Brazil police investigate cause of blaze which wiped out 85,000 dead snakes used to develop vaccines

Tom Phillips

Police in Sao Paulo were today investigating the cause of a fire that destroyed one of the world’s largest collection of dead snakes.

The 85,000-strong snake collection, used by scientists to develop vaccines and medicines, was destroyed with an estimated 450,000 spider and scorpion specimens when fire swept through the Butantan Institute’s archive.

“We have lost everything and this is a loss for humanity,” the collection’s curator, Francisco Franco, told the Agencia Brasil news agency. “The snakes … were used as the basis for studies and to increase our knowledge of the biodiversity of snakes. All of the snakes were lost. Today there is nothing left.”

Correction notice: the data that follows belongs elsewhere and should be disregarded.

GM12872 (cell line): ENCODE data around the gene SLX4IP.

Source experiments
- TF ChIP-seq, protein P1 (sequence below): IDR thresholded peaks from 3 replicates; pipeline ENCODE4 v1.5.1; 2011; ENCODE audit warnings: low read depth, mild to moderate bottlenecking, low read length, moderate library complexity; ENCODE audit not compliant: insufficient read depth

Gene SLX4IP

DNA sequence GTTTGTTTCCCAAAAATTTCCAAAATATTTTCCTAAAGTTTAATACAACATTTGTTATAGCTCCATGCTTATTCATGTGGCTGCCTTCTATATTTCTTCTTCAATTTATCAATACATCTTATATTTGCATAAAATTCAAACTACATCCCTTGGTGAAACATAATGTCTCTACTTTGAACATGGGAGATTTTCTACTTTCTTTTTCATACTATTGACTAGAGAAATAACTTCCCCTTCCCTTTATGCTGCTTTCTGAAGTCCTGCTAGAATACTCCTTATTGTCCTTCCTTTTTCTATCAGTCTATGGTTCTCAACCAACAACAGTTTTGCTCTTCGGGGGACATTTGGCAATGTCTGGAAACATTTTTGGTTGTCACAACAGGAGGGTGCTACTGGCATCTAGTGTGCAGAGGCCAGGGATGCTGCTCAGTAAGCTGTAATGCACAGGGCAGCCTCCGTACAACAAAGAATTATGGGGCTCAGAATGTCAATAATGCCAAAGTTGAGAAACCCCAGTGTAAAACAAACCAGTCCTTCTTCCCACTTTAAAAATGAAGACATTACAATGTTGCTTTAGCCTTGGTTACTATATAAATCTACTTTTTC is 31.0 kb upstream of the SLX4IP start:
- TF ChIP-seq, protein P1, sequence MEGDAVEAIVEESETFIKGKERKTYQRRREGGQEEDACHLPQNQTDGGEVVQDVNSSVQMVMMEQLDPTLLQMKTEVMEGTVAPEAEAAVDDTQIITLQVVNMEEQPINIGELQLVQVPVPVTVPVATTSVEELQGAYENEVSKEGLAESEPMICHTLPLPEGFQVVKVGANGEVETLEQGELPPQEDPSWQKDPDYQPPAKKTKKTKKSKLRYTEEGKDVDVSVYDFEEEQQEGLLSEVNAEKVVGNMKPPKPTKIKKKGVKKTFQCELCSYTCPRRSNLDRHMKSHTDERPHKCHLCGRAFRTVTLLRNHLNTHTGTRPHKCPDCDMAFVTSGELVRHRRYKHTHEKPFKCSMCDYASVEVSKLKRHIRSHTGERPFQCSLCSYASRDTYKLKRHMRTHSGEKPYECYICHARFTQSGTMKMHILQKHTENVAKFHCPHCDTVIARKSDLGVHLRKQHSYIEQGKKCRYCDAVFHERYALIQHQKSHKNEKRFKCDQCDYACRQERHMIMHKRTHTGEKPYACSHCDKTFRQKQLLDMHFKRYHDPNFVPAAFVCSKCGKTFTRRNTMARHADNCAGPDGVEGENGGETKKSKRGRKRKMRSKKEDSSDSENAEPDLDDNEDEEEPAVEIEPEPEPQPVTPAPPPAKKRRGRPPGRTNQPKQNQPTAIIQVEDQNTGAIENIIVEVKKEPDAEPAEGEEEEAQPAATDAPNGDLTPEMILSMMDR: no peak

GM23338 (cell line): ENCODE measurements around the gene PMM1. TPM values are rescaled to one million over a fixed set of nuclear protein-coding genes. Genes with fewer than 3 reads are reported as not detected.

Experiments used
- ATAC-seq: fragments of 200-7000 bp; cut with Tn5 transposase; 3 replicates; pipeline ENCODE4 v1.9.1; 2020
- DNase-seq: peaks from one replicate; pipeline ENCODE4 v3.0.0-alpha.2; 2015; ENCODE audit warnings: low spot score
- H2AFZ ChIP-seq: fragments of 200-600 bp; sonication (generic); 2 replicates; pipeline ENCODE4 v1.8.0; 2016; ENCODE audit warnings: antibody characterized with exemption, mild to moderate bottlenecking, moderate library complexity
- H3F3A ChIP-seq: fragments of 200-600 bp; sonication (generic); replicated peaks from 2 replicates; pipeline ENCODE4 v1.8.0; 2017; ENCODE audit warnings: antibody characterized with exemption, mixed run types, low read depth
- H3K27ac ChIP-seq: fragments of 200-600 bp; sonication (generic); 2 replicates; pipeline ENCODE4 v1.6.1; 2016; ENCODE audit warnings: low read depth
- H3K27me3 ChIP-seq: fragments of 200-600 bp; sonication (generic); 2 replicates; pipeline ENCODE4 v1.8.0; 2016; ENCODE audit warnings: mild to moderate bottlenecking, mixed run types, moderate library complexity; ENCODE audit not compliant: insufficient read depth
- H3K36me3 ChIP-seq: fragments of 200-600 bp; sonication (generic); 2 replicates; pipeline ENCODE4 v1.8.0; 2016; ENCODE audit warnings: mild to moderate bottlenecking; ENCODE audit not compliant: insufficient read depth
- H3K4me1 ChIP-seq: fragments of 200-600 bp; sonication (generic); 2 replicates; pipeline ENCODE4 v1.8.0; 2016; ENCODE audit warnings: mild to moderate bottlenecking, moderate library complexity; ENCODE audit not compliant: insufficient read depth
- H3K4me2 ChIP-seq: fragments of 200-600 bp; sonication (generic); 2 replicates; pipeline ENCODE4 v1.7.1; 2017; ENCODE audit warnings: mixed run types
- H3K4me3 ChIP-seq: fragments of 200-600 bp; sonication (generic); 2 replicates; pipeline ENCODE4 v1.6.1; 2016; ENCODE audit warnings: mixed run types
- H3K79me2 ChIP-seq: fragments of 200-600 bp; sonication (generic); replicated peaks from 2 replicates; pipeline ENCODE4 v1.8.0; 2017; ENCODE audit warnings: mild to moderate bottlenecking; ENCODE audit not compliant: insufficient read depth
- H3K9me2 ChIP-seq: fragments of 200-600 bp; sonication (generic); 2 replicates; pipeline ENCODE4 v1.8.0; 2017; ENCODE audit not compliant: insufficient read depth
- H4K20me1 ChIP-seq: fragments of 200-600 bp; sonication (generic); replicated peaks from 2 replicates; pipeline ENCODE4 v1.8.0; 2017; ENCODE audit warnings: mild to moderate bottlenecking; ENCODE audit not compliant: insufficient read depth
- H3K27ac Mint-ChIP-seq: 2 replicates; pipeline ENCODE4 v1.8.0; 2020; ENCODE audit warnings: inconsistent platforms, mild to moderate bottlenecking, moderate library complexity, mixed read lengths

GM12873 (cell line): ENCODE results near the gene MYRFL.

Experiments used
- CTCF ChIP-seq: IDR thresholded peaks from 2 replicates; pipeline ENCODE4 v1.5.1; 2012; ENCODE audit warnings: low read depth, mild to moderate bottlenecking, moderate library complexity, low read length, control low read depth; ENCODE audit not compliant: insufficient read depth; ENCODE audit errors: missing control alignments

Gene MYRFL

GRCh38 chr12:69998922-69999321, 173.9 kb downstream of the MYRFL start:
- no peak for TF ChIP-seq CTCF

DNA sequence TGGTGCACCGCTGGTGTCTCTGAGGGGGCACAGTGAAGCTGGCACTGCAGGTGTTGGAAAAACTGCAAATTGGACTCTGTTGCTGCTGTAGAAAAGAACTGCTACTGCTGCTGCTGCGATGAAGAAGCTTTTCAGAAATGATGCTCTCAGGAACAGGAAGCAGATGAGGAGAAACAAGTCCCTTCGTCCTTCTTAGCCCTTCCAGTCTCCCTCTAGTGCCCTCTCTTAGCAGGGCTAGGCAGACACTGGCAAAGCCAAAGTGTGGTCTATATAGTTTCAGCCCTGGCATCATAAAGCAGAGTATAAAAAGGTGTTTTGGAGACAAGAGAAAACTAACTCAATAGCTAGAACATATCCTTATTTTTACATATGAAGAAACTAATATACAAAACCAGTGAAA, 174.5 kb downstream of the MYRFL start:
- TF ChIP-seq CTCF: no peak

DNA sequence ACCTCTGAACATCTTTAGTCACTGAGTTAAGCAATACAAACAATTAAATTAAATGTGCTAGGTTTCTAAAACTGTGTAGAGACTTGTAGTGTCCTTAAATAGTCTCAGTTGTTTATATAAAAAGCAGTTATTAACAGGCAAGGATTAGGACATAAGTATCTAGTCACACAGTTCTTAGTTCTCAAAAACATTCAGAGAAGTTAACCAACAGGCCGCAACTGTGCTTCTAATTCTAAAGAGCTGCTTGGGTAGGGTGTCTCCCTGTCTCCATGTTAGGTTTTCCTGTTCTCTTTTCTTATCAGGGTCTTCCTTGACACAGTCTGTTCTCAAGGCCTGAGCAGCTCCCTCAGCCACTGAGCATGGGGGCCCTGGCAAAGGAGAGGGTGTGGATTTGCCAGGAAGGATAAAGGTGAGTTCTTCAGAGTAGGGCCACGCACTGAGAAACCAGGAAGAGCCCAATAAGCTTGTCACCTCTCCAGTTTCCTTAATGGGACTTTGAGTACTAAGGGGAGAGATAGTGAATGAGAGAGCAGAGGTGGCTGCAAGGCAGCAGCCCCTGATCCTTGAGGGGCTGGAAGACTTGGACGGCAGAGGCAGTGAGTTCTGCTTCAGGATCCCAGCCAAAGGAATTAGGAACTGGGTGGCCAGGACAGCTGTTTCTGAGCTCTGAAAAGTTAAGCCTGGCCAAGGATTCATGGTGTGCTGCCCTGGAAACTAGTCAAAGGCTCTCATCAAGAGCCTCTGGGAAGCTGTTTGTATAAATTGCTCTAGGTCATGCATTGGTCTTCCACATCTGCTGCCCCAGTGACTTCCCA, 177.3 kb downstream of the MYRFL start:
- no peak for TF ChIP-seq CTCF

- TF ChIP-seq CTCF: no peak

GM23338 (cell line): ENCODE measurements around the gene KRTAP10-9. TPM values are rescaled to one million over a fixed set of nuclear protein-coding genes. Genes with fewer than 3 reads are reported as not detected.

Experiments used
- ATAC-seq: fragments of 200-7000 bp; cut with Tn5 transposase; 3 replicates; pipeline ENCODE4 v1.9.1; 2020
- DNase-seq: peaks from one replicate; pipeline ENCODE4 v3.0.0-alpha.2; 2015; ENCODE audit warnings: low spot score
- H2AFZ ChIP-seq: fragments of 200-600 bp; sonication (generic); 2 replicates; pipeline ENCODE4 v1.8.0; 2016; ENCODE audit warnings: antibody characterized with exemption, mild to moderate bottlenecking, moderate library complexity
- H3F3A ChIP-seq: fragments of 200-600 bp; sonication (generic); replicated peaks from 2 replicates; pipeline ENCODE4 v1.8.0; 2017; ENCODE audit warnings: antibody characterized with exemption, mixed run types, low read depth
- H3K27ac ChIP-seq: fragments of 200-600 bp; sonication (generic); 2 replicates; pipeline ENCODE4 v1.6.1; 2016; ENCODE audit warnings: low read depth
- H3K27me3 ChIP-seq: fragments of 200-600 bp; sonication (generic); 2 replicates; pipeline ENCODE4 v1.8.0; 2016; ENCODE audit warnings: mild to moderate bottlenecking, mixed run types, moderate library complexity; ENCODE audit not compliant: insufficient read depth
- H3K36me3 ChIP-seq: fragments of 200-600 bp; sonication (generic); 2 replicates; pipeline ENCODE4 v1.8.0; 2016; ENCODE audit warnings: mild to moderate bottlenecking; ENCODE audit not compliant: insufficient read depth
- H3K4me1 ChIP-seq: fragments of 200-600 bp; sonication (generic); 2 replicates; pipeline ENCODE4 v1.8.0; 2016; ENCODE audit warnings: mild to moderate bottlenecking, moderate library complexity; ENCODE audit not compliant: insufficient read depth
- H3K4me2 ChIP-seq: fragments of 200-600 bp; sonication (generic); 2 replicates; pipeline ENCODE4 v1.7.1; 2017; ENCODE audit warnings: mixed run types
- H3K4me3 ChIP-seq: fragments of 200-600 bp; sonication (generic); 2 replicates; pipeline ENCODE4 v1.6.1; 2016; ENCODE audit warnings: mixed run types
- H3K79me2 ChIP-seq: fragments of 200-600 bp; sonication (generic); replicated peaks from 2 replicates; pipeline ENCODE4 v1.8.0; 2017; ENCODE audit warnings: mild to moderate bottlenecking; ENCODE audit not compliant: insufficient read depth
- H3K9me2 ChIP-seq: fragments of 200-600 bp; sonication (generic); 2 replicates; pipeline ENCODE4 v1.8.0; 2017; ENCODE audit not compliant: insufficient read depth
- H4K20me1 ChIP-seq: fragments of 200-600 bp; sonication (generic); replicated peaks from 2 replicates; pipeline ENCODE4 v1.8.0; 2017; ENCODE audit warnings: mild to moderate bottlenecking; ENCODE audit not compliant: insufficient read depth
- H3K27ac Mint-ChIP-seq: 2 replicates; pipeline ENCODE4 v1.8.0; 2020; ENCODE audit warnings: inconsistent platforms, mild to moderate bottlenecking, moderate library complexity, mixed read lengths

The Butantan Institute was founded at the start of the 20th century when Sao Paulo’s governors looked to Brazilian scientists after an outbreak of bubonic plague in the port city of Santos. Over the decades, with Sao Paulo a booming centre of coffee production, researchers sought vaccines against snakebites to protect coffee harvesters working in the fields.

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About the author


Jeffry John Aufderheide is the father of a child injured as a result of vaccination. As editor of the website he promotes well-educated pediatricians, informed consent, and full disclosure and accountability of adverse reactions to vaccines.